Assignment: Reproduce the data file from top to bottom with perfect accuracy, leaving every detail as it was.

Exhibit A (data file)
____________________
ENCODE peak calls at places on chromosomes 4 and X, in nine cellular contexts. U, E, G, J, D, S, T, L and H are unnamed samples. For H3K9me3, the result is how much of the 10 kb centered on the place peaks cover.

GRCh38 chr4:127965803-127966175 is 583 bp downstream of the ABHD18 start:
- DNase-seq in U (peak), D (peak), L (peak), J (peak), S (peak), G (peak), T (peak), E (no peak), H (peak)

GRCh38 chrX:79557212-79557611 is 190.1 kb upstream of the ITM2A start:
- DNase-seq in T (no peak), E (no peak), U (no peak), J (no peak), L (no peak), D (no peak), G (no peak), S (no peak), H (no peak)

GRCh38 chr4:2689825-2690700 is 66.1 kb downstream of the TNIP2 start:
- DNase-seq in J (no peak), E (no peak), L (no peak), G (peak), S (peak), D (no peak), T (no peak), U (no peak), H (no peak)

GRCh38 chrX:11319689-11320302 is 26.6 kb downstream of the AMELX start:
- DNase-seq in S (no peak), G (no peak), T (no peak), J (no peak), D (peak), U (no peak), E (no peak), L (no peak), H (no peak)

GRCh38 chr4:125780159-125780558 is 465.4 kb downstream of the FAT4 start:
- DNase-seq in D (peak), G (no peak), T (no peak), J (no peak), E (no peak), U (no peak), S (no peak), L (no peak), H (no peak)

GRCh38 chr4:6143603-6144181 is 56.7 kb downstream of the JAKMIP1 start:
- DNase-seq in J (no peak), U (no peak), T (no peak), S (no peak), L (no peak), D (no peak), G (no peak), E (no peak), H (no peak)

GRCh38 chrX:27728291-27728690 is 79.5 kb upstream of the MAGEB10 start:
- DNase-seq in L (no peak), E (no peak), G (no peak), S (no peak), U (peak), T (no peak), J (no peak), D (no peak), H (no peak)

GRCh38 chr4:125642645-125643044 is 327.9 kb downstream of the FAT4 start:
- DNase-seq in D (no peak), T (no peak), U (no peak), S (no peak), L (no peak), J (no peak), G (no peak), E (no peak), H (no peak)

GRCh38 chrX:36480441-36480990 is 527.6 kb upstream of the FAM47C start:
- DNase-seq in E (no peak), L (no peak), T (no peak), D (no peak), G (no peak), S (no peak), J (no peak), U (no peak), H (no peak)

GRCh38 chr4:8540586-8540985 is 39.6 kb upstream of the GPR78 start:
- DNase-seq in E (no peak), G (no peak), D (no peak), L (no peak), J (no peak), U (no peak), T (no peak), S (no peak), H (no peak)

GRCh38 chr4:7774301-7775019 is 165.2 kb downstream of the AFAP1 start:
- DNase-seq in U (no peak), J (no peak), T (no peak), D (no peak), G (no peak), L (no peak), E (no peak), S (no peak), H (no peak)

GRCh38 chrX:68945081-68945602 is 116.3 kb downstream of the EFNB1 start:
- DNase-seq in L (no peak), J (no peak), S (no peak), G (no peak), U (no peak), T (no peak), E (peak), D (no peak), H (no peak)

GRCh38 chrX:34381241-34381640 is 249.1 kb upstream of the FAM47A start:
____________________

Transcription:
ENCODE peak calls at places on chromosomes 4 and X, in nine cellular contexts. U, E, G, J, D, S, T, L and H are unnamed samples. For H3K9me3, the result is how much of the 10 kb centered on the place peaks cover.

GRCh38 chr4:127965803-127966175 is 583 bp downstream of the ABHD18 start:
- DNase-seq in U (peak), D (peak), L (peak), J (peak), S (peak), G (peak), T (peak), E (no peak), H (peak)

GRCh38 chrX:79557212-79557611 is 190.1 kb upstream of the ITM2A start:
- DNase-seq in T (no peak), E (no peak), U (no peak), J (no peak), L (no peak), D (no peak), G (no peak), S (no peak), H (no peak)

GRCh38 chr4:2689825-2690700 is 66.1 kb downstream of the TNIP2 start:
- DNase-seq in J (no peak), E (no peak), L (no peak), G (peak), S (peak), D (no peak), T (no peak), U (no peak), H (no peak)

GRCh38 chrX:11319689-11320302 is 26.6 kb downstream of the AMELX start:
- DNase-seq in S (no peak), G (no peak), T (no peak), J (no peak), D (peak), U (no peak), E (no peak), L (no peak), H (no peak)

GRCh38 chr4:125780159-125780558 is 465.4 kb downstream of the FAT4 start:
- DNase-seq in D (peak), G (no peak), T (no peak), J (no peak), E (no peak), U (no peak), S (no peak), L (no peak), H (no peak)

GRCh38 chr4:6143603-6144181 is 56.7 kb downstream of the JAKMIP1 start:
- DNase-seq in J (no peak), U (no peak), T (no peak), S (no peak), L (no peak), D (no peak), G (no peak), E (no peak), H (no peak)

GRCh38 chrX:27728291-27728690 is 79.5 kb upstream of the MAGEB10 start:
- DNase-seq in L (no peak), E (no peak), G (no peak), S (no peak), U (peak), T (no peak), J (no peak), D (no peak), H (no peak)

GRCh38 chr4:125642645-125643044 is 327.9 kb downstream of the FAT4 start:
- DNase-seq in D (no peak), T (no peak), U (no peak), S (no peak), L (no peak), J (no peak), G (no peak), E (no peak), H (no peak)

GRCh38 chrX:36480441-36480990 is 527.6 kb upstream of the FAM47C start:
- DNase-seq in E (no peak), L (no peak), T (no peak), D (no peak), G (no peak), S (no peak), J (no peak), U (no peak), H (no peak)

GRCh38 chr4:8540586-8540985 is 39.6 kb upstream of the GPR78 start:
- DNase-seq in E (no peak), G (no peak), D (no peak), L (no peak), J (no peak), U (no peak), T (no peak), S (no peak), H (no peak)

GRCh38 chr4:7774301-7775019 is 165.2 kb downstream of the AFAP1 start:
- DNase-seq in U (no peak), J (no peak), T (no peak), D (no peak), G (no peak), L (no peak), E (no peak), S (no peak), H (no peak)

GRCh38 chrX:68945081-68945602 is 116.3 kb downstream of the EFNB1 start:
- DNase-seq in L (no peak), J (no peak), S (no peak), G (no peak), U (no peak), T (no peak), E (peak), D (no peak), H (no peak)

GRCh38 chrX:34381241-34381640 is 249.1 kb upstream of the FAM47A start: